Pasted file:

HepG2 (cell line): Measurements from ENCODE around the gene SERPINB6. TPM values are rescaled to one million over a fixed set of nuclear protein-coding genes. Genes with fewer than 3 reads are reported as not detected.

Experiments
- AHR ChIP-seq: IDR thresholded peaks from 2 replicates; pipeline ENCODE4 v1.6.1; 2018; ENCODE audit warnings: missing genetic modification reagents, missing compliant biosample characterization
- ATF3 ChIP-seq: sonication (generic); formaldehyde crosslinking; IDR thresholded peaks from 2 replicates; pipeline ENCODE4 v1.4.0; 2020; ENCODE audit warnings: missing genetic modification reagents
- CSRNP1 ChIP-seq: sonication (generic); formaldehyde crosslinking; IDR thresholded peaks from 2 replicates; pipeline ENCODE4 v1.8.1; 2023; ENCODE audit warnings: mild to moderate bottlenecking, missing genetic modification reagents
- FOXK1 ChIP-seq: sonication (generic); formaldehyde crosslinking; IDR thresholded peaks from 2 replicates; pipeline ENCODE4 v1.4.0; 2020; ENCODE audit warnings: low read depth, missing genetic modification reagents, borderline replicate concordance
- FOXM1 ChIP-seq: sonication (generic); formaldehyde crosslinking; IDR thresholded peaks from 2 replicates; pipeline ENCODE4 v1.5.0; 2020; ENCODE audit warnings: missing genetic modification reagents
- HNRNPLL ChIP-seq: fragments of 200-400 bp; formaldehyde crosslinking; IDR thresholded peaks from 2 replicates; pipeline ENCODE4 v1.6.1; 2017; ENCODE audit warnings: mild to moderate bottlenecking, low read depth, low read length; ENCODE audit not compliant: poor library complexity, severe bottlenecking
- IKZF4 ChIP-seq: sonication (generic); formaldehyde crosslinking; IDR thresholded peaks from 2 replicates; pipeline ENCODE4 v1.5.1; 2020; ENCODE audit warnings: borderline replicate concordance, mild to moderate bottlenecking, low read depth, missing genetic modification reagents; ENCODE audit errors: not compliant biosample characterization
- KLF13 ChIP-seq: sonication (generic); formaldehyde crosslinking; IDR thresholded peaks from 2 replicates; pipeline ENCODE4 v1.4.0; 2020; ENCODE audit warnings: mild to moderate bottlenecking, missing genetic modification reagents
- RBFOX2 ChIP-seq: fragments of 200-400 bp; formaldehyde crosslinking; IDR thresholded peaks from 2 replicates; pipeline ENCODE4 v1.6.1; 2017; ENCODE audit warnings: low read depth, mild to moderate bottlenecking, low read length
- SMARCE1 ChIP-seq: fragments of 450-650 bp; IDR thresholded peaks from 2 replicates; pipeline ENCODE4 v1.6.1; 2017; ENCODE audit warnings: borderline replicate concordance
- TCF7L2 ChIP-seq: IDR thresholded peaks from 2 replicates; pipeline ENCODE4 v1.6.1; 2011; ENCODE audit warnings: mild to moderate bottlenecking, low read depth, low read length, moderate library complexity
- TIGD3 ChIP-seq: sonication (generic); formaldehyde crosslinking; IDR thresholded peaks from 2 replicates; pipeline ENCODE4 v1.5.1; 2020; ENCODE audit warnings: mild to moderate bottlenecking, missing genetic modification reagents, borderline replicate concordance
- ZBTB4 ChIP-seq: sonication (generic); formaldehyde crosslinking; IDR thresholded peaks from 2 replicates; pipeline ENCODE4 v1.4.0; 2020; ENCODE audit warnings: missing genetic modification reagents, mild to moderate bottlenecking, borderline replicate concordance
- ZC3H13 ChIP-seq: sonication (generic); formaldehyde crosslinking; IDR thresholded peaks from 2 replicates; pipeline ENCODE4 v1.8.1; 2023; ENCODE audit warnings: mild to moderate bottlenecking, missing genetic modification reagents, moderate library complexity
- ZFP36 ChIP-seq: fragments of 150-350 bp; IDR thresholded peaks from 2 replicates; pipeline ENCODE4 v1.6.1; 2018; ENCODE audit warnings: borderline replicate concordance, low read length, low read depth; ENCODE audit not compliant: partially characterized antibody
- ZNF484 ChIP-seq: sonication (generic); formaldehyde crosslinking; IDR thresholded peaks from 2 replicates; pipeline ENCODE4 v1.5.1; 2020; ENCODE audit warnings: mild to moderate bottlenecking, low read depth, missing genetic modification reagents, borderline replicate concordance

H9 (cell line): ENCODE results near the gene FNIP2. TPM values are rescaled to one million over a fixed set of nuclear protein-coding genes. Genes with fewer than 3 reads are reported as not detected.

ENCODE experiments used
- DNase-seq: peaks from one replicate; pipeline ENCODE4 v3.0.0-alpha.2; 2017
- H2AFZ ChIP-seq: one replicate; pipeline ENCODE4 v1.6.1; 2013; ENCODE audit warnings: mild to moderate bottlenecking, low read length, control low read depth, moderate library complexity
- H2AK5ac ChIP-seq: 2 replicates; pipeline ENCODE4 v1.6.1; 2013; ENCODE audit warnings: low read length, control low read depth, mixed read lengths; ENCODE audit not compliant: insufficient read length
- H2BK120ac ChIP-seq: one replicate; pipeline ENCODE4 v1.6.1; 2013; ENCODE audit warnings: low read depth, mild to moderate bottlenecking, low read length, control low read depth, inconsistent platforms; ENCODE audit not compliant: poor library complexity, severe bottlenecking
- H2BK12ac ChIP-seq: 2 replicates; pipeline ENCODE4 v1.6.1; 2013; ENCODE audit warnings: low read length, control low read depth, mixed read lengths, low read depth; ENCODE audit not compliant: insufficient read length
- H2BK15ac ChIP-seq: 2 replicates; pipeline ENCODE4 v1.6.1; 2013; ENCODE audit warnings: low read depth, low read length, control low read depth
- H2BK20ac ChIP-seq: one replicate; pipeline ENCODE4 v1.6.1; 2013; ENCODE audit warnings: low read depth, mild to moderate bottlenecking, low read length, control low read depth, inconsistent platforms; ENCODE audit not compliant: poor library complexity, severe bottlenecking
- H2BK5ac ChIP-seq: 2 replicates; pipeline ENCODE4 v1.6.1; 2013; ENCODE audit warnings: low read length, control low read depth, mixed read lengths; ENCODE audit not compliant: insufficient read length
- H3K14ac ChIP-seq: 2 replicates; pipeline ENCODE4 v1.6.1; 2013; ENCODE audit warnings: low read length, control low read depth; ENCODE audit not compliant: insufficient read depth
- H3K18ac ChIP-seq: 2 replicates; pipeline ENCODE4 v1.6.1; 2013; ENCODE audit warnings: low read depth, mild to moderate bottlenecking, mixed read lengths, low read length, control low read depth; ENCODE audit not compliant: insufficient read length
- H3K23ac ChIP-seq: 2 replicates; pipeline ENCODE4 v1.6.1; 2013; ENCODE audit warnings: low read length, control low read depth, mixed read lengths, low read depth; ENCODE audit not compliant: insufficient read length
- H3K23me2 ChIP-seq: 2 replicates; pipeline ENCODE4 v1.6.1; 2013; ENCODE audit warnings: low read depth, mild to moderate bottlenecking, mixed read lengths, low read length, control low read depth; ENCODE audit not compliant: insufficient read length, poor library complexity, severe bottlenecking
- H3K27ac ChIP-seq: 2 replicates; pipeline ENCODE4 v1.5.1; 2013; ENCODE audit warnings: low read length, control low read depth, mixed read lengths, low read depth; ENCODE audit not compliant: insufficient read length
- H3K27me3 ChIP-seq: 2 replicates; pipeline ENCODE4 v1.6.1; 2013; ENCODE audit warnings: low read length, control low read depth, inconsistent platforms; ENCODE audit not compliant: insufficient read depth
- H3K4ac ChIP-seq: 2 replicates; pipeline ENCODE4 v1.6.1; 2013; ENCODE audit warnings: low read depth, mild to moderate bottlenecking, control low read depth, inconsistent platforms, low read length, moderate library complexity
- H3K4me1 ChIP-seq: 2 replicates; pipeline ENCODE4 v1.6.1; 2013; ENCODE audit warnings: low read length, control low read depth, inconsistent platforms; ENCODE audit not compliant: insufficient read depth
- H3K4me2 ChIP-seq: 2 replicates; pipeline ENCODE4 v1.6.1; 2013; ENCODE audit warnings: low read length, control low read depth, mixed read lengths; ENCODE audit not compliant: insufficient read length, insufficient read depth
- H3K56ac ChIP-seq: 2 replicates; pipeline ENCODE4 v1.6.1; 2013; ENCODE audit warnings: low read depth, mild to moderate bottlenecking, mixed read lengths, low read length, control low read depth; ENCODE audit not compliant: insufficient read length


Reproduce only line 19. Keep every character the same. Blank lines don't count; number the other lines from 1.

H9 (cell line): ENCODE results near the gene FNIP2. TPM values are rescaled to one million over a fixed set of nuclear protein-coding genes. Genes with fewer than 3 reads are reported as not detected.